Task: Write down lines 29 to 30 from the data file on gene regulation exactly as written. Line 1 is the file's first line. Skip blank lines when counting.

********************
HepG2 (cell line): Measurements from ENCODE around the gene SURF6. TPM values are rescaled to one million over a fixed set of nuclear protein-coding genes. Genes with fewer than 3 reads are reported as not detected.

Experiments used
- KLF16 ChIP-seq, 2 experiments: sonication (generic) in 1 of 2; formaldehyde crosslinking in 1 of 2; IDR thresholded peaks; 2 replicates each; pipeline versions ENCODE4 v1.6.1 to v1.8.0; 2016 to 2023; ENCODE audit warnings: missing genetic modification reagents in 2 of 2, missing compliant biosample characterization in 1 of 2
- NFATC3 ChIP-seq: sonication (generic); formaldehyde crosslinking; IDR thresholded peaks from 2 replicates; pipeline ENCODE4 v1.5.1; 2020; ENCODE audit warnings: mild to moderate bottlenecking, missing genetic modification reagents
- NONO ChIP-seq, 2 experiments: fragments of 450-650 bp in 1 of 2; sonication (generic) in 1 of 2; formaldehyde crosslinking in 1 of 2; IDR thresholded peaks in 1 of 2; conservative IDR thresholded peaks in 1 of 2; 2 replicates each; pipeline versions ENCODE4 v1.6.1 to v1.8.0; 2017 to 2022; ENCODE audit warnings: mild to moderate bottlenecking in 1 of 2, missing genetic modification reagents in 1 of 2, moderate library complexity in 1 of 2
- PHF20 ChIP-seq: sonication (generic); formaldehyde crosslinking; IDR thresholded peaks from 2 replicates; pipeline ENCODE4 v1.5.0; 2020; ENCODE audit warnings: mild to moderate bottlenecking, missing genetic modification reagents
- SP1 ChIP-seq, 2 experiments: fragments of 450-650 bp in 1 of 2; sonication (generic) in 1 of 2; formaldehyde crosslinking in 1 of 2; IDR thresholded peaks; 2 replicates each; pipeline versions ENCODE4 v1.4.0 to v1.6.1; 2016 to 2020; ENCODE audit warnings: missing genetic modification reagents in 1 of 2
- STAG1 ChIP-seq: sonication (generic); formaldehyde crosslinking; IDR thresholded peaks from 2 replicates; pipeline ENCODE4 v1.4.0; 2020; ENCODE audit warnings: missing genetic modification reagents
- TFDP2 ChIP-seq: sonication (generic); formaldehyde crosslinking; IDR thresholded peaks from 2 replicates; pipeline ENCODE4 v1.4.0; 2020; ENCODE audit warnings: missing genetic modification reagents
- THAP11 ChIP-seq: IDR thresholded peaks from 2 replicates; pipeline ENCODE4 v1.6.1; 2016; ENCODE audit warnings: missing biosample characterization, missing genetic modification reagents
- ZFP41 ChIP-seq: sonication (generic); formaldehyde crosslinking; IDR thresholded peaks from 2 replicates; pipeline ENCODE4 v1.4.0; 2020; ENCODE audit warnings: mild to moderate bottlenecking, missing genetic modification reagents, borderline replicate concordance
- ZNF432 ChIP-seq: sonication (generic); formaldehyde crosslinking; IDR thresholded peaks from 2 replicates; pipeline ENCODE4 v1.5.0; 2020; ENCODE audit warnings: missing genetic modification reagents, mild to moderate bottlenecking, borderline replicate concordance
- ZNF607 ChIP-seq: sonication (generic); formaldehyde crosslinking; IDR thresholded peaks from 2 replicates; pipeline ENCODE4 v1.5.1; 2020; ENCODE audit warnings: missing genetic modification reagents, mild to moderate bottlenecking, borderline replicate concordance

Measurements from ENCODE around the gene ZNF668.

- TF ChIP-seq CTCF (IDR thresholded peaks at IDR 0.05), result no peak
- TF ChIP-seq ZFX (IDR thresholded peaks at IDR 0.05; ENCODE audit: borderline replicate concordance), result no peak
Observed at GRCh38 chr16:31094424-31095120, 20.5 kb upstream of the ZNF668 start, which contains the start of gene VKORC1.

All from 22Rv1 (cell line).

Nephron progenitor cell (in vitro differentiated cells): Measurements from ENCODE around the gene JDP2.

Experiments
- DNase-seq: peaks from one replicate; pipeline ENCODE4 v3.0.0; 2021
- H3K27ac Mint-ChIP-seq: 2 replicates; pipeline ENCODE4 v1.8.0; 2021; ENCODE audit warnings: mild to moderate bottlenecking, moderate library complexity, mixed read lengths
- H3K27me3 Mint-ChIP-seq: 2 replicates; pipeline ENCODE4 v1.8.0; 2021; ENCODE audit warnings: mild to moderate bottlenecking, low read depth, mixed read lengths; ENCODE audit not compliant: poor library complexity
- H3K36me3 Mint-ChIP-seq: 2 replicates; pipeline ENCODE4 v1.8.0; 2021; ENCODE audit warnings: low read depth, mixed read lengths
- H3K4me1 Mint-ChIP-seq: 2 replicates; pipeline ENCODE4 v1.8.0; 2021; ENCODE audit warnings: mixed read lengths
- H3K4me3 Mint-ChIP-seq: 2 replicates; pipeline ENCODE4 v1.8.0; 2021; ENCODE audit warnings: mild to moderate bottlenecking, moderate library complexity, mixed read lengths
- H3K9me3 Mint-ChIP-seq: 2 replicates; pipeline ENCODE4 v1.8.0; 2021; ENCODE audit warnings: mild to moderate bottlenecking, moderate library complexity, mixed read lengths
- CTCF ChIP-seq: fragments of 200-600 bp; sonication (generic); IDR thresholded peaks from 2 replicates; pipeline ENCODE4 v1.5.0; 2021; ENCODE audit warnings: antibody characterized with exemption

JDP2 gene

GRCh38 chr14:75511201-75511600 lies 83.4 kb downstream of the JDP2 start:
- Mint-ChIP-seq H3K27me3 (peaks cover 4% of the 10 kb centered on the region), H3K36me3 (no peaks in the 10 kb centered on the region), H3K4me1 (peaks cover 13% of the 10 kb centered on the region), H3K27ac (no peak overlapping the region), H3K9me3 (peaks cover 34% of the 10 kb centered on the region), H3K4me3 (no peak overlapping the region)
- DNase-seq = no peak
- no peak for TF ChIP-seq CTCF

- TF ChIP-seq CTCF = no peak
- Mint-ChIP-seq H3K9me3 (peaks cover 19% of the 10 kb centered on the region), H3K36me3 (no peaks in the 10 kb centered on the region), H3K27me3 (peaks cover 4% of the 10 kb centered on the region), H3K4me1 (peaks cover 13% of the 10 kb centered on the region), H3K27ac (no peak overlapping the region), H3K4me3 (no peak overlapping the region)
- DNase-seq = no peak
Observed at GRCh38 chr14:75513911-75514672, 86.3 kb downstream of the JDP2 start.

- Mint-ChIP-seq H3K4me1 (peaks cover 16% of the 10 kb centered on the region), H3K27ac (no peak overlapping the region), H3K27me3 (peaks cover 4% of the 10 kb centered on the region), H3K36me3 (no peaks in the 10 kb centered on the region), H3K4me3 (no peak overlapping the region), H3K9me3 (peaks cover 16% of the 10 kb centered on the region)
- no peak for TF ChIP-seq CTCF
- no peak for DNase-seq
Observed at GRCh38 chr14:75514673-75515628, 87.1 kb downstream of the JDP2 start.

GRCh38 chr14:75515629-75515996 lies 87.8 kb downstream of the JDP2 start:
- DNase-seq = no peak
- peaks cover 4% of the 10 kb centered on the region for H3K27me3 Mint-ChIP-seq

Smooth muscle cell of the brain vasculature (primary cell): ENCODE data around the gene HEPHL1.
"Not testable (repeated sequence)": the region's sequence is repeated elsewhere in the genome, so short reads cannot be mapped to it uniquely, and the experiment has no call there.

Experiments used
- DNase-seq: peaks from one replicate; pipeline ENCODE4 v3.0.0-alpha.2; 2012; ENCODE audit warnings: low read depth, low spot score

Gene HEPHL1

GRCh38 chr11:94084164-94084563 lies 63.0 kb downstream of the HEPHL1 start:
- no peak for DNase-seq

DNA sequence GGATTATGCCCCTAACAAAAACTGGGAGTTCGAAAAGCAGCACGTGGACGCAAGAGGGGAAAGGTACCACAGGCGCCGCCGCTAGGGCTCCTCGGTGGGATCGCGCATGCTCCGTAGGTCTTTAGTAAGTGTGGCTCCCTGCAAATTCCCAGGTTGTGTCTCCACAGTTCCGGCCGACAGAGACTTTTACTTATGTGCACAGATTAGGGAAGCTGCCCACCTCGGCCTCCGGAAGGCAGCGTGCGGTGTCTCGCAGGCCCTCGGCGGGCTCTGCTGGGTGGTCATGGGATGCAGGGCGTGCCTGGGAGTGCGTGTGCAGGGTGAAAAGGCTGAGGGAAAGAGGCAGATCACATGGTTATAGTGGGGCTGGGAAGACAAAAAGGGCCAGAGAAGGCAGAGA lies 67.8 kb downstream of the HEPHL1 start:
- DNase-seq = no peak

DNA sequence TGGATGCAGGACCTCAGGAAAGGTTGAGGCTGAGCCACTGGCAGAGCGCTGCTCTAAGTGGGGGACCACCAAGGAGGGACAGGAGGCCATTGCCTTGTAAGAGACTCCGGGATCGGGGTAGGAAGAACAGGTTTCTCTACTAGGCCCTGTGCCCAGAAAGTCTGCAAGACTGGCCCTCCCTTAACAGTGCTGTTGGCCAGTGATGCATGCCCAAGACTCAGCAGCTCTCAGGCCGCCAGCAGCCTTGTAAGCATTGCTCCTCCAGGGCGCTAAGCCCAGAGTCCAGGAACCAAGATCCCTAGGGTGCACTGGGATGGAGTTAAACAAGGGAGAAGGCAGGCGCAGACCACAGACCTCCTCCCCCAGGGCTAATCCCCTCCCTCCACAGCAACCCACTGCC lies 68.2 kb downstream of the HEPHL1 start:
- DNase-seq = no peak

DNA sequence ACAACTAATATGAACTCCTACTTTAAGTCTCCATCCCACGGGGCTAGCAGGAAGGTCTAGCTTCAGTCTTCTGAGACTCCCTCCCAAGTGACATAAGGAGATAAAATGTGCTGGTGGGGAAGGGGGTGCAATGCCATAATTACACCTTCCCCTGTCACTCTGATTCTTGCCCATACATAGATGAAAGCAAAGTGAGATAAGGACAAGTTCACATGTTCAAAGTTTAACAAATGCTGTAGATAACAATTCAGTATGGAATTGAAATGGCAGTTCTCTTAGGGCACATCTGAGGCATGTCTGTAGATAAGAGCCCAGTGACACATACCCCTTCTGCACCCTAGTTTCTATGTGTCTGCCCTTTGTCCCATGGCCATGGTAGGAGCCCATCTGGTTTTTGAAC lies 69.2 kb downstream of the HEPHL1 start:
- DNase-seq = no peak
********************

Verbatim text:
JDP2 gene

GRCh38 chr14:75511201-75511600 lies 83.4 kb downstream of the JDP2 start: